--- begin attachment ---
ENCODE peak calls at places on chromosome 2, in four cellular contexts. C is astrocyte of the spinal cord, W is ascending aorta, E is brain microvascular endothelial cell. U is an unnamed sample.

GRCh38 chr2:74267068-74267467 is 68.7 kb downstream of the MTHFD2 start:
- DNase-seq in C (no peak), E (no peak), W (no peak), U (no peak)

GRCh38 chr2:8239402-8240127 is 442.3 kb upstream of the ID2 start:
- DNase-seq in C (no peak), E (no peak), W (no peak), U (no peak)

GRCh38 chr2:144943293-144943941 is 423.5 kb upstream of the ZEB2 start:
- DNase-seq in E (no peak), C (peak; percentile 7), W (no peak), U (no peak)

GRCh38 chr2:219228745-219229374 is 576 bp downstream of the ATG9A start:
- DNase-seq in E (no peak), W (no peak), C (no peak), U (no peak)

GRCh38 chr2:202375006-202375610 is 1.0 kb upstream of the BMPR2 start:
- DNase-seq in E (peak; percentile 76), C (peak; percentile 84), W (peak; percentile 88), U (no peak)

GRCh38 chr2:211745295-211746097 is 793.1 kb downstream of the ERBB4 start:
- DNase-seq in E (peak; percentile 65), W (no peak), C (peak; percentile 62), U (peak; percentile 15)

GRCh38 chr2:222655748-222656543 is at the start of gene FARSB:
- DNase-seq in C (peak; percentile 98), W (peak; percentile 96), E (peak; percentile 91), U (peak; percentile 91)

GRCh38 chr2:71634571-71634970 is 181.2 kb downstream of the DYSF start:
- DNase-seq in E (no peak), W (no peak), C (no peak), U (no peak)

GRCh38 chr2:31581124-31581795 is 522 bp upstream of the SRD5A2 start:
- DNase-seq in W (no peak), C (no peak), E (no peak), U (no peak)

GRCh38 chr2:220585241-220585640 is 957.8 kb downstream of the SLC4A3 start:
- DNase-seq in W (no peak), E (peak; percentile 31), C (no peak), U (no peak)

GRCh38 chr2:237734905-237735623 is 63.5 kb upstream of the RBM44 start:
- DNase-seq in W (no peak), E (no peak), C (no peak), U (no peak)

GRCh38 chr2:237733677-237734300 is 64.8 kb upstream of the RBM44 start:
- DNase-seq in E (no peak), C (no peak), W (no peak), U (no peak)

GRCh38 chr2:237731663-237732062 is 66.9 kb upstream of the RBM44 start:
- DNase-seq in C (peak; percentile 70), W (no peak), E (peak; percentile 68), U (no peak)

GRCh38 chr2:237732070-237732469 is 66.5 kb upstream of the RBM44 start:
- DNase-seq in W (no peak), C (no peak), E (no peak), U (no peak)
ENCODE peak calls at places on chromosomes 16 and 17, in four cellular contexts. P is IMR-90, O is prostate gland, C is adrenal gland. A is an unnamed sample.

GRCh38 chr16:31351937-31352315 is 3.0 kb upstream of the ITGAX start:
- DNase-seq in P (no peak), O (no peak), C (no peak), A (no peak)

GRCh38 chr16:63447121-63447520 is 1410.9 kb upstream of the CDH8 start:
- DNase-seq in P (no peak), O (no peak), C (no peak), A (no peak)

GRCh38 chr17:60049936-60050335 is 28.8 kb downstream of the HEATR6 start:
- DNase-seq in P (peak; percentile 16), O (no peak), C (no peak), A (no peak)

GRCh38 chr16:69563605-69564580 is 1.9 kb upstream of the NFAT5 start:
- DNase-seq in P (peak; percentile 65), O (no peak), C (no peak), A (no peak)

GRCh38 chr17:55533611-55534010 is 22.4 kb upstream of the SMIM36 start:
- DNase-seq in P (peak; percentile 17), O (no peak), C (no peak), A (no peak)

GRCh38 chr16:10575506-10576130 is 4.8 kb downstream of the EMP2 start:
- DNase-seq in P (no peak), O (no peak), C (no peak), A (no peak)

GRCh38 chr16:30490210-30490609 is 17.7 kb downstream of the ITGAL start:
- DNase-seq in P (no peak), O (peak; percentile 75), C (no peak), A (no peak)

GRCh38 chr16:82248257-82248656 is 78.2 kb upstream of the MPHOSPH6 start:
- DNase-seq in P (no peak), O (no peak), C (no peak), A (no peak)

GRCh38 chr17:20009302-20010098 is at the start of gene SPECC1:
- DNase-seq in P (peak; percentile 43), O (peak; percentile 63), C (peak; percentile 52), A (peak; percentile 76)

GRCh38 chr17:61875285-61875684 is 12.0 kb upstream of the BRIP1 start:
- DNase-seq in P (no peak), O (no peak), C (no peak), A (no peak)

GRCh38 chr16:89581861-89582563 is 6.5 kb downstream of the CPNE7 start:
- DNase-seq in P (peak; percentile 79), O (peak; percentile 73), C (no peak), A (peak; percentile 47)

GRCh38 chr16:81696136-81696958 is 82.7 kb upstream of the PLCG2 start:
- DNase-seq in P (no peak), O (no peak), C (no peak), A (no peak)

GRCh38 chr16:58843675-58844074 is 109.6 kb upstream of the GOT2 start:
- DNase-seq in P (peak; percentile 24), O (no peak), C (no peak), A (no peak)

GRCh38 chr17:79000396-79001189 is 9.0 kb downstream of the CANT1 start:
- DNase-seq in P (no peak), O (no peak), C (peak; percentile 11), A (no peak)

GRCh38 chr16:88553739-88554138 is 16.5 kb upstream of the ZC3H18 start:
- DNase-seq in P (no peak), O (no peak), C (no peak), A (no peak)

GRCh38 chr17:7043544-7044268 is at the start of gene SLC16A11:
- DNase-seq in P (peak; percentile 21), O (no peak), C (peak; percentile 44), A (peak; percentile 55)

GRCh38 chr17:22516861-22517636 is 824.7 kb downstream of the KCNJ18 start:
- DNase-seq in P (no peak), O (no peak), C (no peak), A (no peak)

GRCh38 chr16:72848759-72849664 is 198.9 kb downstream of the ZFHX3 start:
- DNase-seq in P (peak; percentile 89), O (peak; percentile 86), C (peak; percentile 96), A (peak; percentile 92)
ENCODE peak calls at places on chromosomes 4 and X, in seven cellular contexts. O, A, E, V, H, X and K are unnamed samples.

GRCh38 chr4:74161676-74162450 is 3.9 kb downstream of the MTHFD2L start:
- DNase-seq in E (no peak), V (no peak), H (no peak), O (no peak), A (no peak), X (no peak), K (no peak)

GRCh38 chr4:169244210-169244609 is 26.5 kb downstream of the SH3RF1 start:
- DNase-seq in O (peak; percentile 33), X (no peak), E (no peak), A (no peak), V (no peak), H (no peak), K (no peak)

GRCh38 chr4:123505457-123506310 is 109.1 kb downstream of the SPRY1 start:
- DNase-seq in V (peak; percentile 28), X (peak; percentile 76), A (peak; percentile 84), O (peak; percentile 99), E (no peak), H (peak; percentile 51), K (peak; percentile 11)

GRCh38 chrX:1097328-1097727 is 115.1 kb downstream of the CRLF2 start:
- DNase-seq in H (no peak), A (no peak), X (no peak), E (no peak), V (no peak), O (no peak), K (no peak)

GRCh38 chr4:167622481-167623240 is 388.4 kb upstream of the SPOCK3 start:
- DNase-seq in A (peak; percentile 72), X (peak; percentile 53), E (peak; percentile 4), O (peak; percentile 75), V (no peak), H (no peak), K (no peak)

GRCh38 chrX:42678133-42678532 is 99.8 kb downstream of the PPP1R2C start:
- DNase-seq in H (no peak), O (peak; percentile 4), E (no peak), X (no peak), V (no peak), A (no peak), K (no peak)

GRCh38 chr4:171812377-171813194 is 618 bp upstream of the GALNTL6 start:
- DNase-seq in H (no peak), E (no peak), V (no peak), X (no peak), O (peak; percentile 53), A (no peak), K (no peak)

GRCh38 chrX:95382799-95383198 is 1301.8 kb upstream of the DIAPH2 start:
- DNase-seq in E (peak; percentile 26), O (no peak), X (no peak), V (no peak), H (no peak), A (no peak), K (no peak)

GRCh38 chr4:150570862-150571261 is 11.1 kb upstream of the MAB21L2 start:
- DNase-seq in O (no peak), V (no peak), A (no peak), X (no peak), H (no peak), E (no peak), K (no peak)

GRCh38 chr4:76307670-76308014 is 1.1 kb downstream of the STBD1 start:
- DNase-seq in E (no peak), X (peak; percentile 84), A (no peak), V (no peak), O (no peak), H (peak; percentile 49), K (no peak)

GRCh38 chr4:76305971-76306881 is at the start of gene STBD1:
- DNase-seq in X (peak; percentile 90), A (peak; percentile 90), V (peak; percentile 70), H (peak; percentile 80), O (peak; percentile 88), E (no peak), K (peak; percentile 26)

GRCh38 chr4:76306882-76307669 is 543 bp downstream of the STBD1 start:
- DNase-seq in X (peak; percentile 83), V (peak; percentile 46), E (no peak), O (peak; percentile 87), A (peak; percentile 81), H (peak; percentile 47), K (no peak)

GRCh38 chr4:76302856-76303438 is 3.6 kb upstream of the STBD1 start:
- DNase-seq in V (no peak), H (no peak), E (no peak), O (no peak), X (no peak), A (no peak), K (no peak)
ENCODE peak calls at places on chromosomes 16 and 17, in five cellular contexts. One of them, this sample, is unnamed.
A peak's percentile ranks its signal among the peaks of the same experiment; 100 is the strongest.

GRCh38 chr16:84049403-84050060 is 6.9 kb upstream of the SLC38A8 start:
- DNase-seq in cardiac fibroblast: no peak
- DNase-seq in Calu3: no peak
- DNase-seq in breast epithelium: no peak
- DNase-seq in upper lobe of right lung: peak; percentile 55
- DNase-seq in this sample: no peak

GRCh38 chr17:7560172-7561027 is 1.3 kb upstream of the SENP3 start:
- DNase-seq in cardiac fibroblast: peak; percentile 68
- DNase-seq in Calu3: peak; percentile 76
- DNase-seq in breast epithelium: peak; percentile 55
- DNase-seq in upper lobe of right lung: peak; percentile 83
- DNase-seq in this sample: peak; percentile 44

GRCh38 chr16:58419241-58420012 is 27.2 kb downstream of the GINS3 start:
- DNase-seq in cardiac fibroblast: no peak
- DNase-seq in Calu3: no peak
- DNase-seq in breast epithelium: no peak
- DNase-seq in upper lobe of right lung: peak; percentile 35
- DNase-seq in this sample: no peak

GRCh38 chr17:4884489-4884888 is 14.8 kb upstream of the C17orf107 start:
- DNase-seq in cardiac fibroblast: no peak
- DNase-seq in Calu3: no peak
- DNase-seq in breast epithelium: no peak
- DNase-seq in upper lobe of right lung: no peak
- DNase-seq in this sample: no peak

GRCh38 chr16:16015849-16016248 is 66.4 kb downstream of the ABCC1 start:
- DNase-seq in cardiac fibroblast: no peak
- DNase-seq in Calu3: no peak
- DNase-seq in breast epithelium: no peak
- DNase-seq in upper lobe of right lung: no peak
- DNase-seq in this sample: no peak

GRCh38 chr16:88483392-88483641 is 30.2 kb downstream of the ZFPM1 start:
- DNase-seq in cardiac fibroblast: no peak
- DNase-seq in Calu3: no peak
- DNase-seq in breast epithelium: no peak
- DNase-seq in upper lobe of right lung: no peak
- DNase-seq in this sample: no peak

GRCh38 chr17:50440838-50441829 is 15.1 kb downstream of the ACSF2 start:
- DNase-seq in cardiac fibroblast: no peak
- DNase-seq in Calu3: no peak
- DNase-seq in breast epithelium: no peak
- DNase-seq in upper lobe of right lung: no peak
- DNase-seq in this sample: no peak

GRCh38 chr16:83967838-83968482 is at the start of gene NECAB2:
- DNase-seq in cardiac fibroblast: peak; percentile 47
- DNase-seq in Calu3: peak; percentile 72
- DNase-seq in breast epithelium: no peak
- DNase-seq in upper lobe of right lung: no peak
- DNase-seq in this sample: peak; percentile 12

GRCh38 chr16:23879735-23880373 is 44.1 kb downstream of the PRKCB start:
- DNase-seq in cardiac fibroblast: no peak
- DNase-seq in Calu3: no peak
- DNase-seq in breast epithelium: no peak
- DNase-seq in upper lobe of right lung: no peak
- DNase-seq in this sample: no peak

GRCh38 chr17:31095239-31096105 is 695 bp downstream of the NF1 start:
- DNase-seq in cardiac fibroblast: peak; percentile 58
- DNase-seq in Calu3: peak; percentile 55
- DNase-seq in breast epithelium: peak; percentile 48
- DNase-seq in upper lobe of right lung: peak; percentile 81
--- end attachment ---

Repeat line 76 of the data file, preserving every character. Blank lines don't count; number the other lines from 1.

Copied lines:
GRCh38 chr4:167622481-167623240 is 388.4 kb upstream of the SPOCK3 start: